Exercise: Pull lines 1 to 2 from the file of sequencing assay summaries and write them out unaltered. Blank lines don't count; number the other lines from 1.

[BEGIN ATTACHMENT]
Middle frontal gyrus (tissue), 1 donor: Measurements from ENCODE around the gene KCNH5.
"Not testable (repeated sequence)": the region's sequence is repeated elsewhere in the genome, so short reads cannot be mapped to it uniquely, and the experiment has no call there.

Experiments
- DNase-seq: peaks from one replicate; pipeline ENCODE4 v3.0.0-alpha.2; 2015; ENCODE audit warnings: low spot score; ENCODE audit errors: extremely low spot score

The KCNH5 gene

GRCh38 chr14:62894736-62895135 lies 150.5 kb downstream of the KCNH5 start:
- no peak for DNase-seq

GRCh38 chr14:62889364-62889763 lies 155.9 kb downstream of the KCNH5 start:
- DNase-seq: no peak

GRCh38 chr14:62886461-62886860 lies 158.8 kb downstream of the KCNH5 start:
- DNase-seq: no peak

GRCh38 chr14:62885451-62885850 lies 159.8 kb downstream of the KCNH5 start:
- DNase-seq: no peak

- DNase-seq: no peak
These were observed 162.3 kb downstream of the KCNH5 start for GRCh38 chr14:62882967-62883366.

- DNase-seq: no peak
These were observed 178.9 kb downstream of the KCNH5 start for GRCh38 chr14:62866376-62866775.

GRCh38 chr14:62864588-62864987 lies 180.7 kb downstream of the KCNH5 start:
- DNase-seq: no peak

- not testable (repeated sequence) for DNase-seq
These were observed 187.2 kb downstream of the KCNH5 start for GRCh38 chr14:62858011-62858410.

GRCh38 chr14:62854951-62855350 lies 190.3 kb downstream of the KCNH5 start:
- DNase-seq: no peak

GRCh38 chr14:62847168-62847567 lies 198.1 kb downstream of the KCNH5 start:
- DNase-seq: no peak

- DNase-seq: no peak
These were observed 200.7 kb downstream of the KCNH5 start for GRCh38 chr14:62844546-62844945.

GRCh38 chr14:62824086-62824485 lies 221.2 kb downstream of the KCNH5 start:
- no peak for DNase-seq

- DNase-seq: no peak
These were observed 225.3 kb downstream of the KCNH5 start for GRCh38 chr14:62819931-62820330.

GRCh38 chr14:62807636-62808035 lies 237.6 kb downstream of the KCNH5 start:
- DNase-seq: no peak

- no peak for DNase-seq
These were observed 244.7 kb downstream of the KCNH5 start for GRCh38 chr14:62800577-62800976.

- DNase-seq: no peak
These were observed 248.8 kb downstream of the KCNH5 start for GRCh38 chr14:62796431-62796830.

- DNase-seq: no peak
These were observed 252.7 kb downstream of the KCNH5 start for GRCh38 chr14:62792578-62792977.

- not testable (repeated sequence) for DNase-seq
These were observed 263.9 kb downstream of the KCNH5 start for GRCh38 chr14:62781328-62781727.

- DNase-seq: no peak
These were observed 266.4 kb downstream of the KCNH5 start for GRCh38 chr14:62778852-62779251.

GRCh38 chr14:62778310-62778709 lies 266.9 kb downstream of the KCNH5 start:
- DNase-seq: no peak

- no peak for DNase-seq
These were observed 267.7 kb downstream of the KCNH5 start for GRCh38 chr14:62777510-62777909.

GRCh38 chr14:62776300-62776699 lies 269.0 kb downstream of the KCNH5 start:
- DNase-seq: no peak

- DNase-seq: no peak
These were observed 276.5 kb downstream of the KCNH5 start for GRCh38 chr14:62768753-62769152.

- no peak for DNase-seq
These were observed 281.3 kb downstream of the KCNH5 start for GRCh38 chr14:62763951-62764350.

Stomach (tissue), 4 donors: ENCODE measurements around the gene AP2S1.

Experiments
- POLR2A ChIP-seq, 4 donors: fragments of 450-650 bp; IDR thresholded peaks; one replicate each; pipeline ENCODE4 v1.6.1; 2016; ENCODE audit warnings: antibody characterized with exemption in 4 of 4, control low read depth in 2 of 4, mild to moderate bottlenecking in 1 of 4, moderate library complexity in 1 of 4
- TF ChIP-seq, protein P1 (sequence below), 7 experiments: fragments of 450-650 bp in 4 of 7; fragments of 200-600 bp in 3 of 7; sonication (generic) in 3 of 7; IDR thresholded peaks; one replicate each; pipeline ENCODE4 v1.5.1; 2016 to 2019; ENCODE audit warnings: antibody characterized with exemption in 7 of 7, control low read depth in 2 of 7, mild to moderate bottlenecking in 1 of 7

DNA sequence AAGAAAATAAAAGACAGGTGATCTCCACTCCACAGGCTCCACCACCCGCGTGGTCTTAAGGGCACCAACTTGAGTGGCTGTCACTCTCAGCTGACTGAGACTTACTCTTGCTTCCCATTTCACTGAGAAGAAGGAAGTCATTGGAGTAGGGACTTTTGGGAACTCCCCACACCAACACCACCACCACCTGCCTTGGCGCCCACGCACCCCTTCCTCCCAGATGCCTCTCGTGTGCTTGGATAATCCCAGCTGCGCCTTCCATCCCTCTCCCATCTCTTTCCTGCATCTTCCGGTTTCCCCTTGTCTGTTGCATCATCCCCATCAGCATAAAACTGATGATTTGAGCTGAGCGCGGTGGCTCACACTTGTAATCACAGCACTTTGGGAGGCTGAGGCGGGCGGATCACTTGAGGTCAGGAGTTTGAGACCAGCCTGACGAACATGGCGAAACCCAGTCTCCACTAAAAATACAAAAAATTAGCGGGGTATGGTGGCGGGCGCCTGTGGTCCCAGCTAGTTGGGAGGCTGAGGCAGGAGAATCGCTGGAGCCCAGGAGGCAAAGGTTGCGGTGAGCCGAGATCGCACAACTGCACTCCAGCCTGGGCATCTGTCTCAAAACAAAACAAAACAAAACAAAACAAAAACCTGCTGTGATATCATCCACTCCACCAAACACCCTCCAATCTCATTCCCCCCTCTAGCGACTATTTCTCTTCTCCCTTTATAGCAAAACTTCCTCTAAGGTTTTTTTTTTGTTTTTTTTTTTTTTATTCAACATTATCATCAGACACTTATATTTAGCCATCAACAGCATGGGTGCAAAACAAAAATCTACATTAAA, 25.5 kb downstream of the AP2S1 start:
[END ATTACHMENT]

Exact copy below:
Middle frontal gyrus (tissue), 1 donor: Measurements from ENCODE around the gene KCNH5.
"Not testable (repeated sequence)": the region's sequence is repeated elsewhere in the genome, so short reads cannot be mapped to it uniquely, and the experiment has no call there.